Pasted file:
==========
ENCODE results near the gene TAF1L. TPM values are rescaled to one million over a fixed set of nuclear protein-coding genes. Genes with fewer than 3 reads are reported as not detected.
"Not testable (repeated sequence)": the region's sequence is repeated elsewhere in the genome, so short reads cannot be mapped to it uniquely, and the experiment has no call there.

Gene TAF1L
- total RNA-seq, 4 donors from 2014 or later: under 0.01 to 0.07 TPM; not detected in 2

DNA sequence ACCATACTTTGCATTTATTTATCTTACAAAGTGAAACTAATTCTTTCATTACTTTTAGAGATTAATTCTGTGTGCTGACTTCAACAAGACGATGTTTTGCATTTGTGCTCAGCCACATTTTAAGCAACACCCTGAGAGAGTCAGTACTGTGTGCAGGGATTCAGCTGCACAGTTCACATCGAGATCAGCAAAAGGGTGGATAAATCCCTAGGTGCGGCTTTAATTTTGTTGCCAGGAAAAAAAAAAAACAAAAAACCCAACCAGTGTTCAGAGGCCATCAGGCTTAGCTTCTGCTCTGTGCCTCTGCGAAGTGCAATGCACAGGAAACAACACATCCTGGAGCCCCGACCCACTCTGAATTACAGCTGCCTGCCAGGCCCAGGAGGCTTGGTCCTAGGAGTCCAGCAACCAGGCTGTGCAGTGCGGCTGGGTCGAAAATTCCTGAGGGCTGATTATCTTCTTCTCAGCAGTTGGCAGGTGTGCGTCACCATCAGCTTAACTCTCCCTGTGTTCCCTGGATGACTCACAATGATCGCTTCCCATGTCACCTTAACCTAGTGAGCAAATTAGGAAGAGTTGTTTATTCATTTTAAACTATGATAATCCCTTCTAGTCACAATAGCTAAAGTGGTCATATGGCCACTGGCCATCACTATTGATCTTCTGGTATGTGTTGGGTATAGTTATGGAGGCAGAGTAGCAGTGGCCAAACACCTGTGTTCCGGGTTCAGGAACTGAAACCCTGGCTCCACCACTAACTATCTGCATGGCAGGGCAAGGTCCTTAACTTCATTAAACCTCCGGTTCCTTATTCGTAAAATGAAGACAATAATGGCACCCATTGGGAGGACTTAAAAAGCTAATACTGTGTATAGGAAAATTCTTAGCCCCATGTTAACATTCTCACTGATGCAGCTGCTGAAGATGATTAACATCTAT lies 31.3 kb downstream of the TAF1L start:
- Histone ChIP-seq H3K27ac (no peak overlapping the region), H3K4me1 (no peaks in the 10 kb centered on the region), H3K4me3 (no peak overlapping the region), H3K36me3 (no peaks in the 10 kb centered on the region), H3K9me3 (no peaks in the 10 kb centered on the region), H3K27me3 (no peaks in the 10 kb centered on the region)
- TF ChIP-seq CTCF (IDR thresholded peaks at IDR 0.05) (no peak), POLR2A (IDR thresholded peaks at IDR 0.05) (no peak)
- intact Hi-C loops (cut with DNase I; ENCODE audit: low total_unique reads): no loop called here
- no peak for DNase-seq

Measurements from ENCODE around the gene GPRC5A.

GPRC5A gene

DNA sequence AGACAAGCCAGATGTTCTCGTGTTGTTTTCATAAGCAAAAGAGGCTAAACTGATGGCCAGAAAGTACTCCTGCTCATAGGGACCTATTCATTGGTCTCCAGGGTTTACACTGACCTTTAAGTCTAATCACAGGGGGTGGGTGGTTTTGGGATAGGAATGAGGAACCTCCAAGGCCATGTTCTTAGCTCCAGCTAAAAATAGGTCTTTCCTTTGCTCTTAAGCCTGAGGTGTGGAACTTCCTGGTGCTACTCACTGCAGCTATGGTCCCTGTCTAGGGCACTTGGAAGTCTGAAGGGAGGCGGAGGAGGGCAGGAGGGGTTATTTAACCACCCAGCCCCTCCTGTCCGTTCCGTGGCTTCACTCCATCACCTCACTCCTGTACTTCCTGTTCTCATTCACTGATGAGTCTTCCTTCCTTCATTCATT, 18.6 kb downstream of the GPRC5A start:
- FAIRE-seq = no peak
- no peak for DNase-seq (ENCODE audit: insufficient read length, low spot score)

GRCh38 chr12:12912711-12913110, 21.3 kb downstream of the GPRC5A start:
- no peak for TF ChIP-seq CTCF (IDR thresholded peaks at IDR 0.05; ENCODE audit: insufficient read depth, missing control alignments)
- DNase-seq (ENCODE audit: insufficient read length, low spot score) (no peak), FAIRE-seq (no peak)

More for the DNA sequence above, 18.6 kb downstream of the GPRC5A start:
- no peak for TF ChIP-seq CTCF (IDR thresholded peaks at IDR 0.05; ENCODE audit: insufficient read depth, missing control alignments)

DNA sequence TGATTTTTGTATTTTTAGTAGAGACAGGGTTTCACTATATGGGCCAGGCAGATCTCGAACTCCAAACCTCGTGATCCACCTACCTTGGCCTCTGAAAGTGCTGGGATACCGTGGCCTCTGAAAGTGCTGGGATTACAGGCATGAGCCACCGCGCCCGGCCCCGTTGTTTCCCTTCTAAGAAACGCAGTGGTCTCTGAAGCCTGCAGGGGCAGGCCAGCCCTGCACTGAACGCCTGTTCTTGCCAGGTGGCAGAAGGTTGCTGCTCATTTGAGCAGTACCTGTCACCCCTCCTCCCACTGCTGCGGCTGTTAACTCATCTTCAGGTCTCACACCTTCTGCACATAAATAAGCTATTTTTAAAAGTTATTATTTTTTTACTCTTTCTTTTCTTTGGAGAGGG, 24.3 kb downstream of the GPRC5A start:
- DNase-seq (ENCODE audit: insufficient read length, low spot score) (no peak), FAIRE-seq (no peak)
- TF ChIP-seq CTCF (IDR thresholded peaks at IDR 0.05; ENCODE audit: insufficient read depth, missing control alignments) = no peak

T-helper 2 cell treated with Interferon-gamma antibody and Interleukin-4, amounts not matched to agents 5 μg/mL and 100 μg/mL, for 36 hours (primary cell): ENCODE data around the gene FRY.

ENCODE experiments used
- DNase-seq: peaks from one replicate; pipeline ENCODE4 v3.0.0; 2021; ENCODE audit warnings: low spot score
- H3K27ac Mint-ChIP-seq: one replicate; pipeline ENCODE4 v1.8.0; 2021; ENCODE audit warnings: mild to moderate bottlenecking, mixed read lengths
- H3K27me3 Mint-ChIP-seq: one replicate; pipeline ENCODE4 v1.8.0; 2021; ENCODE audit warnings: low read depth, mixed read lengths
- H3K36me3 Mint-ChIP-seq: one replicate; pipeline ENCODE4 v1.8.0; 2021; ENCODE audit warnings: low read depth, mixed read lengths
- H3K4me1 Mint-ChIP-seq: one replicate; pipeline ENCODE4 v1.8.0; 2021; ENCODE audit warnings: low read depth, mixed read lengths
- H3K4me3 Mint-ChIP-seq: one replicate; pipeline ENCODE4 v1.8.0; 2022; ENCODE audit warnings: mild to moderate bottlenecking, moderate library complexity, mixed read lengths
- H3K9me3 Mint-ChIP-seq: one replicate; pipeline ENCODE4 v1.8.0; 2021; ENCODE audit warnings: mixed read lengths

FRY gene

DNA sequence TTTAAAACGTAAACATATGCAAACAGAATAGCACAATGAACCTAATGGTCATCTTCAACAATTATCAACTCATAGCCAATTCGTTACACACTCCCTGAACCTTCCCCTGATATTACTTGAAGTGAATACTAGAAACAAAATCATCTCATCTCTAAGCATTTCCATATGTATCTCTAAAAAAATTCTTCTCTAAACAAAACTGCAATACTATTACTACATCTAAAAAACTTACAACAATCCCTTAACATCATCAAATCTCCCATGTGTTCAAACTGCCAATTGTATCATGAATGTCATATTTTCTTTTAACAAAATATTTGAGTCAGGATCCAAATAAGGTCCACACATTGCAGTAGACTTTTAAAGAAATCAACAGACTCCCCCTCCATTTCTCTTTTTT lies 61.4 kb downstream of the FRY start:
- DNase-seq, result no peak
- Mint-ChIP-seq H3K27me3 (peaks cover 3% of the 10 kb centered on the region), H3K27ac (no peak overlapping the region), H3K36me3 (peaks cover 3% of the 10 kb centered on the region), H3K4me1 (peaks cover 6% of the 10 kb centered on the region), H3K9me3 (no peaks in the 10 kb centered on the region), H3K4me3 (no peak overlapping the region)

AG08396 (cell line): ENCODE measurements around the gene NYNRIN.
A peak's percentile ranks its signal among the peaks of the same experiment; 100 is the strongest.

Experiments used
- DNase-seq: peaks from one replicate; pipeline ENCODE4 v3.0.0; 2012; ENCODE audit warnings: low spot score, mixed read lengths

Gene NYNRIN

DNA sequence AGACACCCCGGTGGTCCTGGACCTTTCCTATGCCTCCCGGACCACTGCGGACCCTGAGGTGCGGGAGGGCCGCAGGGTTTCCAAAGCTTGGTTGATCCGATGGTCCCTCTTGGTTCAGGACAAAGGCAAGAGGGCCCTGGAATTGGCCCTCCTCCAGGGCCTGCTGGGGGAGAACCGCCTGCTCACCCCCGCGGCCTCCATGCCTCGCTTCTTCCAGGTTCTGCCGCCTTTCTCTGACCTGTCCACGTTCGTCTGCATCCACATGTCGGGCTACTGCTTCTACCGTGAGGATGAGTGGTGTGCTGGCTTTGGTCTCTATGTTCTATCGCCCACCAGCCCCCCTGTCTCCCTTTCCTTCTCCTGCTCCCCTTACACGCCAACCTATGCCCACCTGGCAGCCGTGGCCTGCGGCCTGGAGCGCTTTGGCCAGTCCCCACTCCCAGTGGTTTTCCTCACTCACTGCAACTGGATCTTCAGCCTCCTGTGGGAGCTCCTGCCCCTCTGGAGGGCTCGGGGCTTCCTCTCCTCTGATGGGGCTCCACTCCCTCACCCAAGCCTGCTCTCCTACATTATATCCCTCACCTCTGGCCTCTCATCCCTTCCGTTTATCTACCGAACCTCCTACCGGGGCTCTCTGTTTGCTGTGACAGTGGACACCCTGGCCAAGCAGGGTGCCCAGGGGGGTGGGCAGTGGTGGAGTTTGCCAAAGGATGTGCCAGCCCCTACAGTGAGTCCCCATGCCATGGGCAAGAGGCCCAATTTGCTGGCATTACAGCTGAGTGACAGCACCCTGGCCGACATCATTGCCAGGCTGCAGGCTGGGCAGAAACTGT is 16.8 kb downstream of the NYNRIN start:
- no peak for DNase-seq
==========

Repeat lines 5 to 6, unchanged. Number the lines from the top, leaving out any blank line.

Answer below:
DNA sequence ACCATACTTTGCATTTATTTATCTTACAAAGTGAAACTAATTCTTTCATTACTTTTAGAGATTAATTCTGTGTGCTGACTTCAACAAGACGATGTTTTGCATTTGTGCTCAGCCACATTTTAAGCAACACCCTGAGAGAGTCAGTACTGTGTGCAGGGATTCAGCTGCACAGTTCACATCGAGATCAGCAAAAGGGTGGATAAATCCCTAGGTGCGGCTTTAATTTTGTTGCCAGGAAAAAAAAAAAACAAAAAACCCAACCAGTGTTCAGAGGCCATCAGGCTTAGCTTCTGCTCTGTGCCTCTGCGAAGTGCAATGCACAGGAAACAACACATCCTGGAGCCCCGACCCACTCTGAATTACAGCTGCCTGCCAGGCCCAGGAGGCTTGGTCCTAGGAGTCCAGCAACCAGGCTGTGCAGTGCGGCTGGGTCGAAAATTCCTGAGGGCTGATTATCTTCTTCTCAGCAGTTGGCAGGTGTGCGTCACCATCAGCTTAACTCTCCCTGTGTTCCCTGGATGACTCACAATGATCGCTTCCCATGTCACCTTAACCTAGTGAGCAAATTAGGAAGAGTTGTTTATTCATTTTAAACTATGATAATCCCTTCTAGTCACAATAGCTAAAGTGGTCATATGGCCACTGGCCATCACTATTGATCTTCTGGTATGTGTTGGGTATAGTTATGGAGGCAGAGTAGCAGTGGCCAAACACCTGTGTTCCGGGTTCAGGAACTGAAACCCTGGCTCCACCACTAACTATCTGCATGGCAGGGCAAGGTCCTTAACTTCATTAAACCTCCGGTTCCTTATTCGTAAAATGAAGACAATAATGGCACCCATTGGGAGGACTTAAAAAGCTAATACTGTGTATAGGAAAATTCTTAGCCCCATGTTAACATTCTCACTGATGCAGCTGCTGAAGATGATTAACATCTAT lies 31.3 kb downstream of the TAF1L start:
- Histone ChIP-seq H3K27ac (no peak overlapping the region), H3K4me1 (no peaks in the 10 kb centered on the region), H3K4me3 (no peak overlapping the region), H3K36me3 (no peaks in the 10 kb centered on the region), H3K9me3 (no peaks in the 10 kb centered on the region), H3K27me3 (no peaks in the 10 kb centered on the region)